What I learned from “Charlie Brown’s Christmas.”

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Its that time of year again… Christmas? Well, yeah, that too, but what I am referring to is less about holidays and more about something that happens to me any time something is coming to an end. 2012 is coming to an end, and for me that means a whole lot of personal reflection. I can’t help it, its what I do. I’d like to believe that every year as I look back over who I was when this year began compared to who I am now, I will see a change, I will see growth, I will see a man that listens more, talks less, and loves even better. The month of December is always filled with lots of different emotions for me as I consider who I want to be, and the many ways I fall short of that. 

 More on that in a future article…

Last night I was given a surprising kick start to this season of reflection. I wasn’t looking for it, and I wasn’t asking for it, but there it was…

My youngest daughter and I had a rare, quiet evening at home last night due to the activities of the older two, and my wife’s willingness to run them around and let me stay home. We plugged in the Christmas tree, turned down the lights, and snuggled up on the couch. I turned on the TV to see what was on, and what do you know, 

Charlie Brown Christmas was just starting. 

About 10 seconds in I realized this was more than a movie, but a divine appointment. This would be the kick start to my season of asking hard questions about myself, looking back, and ultimately looking forward to what is to come. 

This was a great starting point.

I started making notes on my phone as I watched the story unfold. No, this is not the first time I’ve seen this little cartoon, but this is certainly the first time I have ever been impacted by its story and characters. 

What’s coming on this page is not well thought out, its not neatly organized, it is just my scattered thoughts on a classic Christmas story that has much more to do with our lives than we realize. 

So here goes, 

What I learned from “Charlie Brown’s Christmas”

  1. Simplicity works

We live in a world that is daily bombarding us with the newest, the next, and the best technology the human race has to offer. Lets face it, how many of you went out and bought a brand new flat screen TV on black Friday only to come home, plug it in, turn it on and see the next generation of the very same technology being advertised as a “must have.” This is the game we all play, we are buried so deep in the complexities of western commercialism that we have lost the ability to discern what it is we really want, and what it is we are simply being told we, “need.”

Charlie Brown’s Christmas is bad animation, the voice overs are questionable, and nothing screams 1980… Whatever, like the piano part that plays some 500 times over the course of a 30 minute program.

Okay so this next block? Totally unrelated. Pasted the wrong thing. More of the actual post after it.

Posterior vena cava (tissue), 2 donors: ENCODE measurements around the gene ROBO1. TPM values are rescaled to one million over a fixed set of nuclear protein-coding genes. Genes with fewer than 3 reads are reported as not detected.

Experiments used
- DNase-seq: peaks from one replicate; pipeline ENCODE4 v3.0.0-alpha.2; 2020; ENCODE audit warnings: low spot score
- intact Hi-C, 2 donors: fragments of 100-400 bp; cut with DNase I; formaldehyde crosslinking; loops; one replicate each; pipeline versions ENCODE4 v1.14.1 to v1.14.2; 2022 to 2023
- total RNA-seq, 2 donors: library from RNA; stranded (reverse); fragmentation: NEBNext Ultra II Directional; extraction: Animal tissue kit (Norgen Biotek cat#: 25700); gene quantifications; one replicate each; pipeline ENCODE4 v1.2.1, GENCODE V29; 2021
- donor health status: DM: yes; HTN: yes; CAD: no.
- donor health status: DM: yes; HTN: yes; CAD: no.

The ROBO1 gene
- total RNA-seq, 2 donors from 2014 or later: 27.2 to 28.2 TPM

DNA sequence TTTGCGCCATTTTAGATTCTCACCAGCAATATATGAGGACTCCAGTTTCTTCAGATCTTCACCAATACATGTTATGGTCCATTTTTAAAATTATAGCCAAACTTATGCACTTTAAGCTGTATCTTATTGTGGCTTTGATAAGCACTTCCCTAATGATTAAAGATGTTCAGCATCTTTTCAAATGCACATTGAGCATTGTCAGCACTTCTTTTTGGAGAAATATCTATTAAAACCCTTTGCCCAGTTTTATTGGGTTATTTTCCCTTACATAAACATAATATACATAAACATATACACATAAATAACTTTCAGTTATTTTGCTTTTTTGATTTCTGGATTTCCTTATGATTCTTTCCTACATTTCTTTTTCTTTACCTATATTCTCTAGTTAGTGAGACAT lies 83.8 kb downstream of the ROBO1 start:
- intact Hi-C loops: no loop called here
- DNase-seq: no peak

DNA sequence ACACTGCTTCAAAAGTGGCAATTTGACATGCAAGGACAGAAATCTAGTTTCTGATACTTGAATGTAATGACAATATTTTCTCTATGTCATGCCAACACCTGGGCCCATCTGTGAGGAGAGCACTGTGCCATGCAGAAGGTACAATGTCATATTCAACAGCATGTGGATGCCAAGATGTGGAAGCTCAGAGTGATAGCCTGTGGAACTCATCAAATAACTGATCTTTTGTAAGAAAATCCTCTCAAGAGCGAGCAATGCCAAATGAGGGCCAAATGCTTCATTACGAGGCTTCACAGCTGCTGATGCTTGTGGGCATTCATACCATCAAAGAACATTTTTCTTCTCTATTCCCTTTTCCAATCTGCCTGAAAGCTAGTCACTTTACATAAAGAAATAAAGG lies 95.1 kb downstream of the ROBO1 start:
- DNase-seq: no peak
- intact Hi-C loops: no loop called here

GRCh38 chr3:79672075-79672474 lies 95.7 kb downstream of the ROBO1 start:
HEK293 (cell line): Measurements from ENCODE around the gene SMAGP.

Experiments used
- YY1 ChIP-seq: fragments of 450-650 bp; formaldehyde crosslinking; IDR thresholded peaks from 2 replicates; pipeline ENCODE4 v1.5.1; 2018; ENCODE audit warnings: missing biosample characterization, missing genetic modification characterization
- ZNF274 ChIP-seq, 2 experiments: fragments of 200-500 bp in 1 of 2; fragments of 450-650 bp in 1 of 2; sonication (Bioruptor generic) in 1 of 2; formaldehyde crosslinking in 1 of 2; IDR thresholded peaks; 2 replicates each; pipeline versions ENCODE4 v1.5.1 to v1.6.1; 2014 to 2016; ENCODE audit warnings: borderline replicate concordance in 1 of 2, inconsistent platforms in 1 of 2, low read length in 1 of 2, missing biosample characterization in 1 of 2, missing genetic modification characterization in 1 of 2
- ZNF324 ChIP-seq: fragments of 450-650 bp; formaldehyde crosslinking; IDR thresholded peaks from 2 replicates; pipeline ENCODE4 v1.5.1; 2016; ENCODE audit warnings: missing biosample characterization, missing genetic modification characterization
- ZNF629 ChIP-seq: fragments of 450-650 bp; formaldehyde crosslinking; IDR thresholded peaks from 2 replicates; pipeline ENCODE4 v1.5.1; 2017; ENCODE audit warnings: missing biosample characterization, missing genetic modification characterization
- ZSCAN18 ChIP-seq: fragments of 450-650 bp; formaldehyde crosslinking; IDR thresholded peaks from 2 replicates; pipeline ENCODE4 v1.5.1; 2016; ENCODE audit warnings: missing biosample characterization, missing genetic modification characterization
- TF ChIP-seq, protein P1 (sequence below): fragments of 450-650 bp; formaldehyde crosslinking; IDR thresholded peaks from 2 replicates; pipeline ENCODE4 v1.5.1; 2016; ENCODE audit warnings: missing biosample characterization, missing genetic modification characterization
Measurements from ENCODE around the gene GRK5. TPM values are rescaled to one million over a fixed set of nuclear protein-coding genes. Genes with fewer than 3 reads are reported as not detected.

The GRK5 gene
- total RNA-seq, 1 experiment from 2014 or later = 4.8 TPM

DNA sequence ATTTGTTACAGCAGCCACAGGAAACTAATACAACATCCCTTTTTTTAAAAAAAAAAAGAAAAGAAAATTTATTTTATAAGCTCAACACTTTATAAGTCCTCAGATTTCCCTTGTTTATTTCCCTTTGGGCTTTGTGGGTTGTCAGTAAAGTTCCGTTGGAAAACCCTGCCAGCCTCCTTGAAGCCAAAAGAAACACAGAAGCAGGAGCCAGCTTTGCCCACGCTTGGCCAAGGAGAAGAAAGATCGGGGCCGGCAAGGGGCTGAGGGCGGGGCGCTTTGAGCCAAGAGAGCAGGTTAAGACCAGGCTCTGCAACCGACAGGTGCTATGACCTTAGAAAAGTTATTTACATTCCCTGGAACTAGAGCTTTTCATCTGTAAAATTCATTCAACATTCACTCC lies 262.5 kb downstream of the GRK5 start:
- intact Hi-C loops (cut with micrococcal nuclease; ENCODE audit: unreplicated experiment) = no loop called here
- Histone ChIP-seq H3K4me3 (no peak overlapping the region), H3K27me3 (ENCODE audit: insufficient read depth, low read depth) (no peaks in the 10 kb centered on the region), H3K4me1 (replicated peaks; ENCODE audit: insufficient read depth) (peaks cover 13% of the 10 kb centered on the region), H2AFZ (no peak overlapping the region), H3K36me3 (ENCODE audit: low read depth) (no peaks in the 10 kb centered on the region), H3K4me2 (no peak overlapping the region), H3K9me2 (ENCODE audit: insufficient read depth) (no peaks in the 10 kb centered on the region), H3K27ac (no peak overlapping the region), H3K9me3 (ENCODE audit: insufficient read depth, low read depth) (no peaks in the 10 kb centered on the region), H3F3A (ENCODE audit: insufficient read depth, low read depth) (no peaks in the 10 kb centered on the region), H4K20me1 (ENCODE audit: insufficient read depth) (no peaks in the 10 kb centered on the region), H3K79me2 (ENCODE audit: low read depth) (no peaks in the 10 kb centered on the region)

But it works! I don’t know why, it just does. My eyes are glued, my mind is transfixed in the simplicity of the story, the bland colors, and the way their mouths change shape to show emotion. I actually find myself being relaxed by its slower pace and simple format. 

Simplicity is great, and somewhere in the depths of our souls we crave it, long for it, even need it to survive. We were not created for the rush and madness we have built, we were made for simplicity. Its why our eyes long for visions of snowy white mountain caps, our ears for the sound of babbling brooks and ocean waves, and our skin the warmth of a tropical breeze. 

We need simplicity, so find it, somewhere this Christmas season, and then, make a habit out of it. 

  1. Cartoon relationships are the same as real ones. 

Probably my favorite scene in this whole movie is when Lucy looks at Charlie Brown and says, 

“Do you think I look pretty today?”

Before Charlie can respond Lucy jumps right back in…

“You hesitated! Why did you hesitate Charlie Brown, if you thought I looked pretty you wouldn’t have had to think about it, you would have just said it! How could you do this Charlie Brown, You hurt me deeply,”

And then stomps off. 

Charlie Brown’s response perfectly captures the emotions of every man who has ever been in this exact situation. He looks at the camera, rolls his eyes and says two words that tell the whole story,

“Good Grief.”

I love it!

3. “Fairness,” is destructive

For whatever reason, the concept of fairness seems to be hardwired into the DNA of the human make up. All the way back to Eve in the Garden of Eden we see her being tempted by something she is, “lacking,” and that sense of lack, felt unfair to her, she felt like she deserved something more. From that point on, no human has been able to shake the fairness complex. We want the score to be even, we want what we are owed, and we believe in the value of fairness, and all it has done is turn us into self-seeking ego maniacs. 

Charlie Brown spends the whole movie struggling to understand the point of Christmas, the lights, the singing, the presents, etc. He trots slowly from one scene to the next interacting with the other kids in his life. They are kids right? Why are they all balding like 40 year old men (or 32 in my case)? Anyway, at one point in the movie he comes across his little sister Sally making her, “Christmas List.” She is going on and on about all the things she wants.